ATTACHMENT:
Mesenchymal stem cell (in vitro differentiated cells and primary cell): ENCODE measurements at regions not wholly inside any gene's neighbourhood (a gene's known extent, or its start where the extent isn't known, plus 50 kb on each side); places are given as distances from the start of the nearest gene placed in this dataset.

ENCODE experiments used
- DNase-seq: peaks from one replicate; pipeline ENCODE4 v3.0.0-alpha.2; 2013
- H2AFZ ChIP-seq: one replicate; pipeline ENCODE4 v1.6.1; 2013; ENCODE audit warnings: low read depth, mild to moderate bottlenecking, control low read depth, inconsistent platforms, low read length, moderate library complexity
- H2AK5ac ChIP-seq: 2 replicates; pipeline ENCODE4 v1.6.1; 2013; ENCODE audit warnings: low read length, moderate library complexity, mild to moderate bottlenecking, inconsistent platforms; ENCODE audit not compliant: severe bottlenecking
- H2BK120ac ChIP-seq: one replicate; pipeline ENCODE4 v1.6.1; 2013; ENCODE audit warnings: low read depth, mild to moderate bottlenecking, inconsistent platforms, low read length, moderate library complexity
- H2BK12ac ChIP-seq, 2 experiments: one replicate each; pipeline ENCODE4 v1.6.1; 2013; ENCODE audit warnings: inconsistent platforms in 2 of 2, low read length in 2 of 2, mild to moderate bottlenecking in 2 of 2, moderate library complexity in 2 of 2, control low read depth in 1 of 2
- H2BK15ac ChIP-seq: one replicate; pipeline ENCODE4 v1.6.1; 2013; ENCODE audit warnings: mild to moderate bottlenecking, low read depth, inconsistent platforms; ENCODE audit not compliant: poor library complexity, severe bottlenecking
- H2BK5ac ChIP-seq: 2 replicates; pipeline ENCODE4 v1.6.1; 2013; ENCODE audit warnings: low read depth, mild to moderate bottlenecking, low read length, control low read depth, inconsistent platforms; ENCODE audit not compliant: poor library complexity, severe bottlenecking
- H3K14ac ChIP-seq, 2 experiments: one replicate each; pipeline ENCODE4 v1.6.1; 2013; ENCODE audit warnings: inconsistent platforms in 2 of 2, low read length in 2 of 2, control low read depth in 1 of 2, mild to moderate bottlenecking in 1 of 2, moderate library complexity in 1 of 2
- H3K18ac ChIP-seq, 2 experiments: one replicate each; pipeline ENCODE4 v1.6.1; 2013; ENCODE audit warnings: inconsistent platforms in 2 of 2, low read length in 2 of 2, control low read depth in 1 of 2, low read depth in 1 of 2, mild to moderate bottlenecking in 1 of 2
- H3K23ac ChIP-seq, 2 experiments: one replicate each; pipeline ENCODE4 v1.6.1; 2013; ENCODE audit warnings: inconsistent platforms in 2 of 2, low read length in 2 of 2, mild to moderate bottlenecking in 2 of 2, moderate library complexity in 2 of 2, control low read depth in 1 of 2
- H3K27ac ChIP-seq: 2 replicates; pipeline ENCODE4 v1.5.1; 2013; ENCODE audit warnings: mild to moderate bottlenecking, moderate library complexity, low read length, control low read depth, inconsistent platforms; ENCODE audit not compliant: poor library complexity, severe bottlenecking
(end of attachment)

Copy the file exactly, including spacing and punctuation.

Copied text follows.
Mesenchymal stem cell (in vitro differentiated cells and primary cell): ENCODE measurements at regions not wholly inside any gene's neighbourhood (a gene's known extent, or its start where the extent isn't known, plus 50 kb on each side); places are given as distances from the start of the nearest gene placed in this dataset.

ENCODE experiments used
- DNase-seq: peaks from one replicate; pipeline ENCODE4 v3.0.0-alpha.2; 2013
- H2AFZ ChIP-seq: one replicate; pipeline ENCODE4 v1.6.1; 2013; ENCODE audit warnings: low read depth, mild to moderate bottlenecking, control low read depth, inconsistent platforms, low read length, moderate library complexity
- H2AK5ac ChIP-seq: 2 replicates; pipeline ENCODE4 v1.6.1; 2013; ENCODE audit warnings: low read length, moderate library complexity, mild to moderate bottlenecking, inconsistent platforms; ENCODE audit not compliant: severe bottlenecking
- H2BK120ac ChIP-seq: one replicate; pipeline ENCODE4 v1.6.1; 2013; ENCODE audit warnings: low read depth, mild to moderate bottlenecking, inconsistent platforms, low read length, moderate library complexity
- H2BK12ac ChIP-seq, 2 experiments: one replicate each; pipeline ENCODE4 v1.6.1; 2013; ENCODE audit warnings: inconsistent platforms in 2 of 2, low read length in 2 of 2, mild to moderate bottlenecking in 2 of 2, moderate library complexity in 2 of 2, control low read depth in 1 of 2
- H2BK15ac ChIP-seq: one replicate; pipeline ENCODE4 v1.6.1; 2013; ENCODE audit warnings: mild to moderate bottlenecking, low read depth, inconsistent platforms; ENCODE audit not compliant: poor library complexity, severe bottlenecking
- H2BK5ac ChIP-seq: 2 replicates; pipeline ENCODE4 v1.6.1; 2013; ENCODE audit warnings: low read depth, mild to moderate bottlenecking, low read length, control low read depth, inconsistent platforms; ENCODE audit not compliant: poor library complexity, severe bottlenecking
- H3K14ac ChIP-seq, 2 experiments: one replicate each; pipeline ENCODE4 v1.6.1; 2013; ENCODE audit warnings: inconsistent platforms in 2 of 2, low read length in 2 of 2, control low read depth in 1 of 2, mild to moderate bottlenecking in 1 of 2, moderate library complexity in 1 of 2
- H3K18ac ChIP-seq, 2 experiments: one replicate each; pipeline ENCODE4 v1.6.1; 2013; ENCODE audit warnings: inconsistent platforms in 2 of 2, low read length in 2 of 2, control low read depth in 1 of 2, low read depth in 1 of 2, mild to moderate bottlenecking in 1 of 2
- H3K23ac ChIP-seq, 2 experiments: one replicate each; pipeline ENCODE4 v1.6.1; 2013; ENCODE audit warnings: inconsistent platforms in 2 of 2, low read length in 2 of 2, mild to moderate bottlenecking in 2 of 2, moderate library complexity in 2 of 2, control low read depth in 1 of 2
- H3K27ac ChIP-seq: 2 replicates; pipeline ENCODE4 v1.5.1; 2013; ENCODE audit warnings: mild to moderate bottlenecking, moderate library complexity, low read length, control low read depth, inconsistent platforms; ENCODE audit not compliant: poor library complexity, severe bottlenecking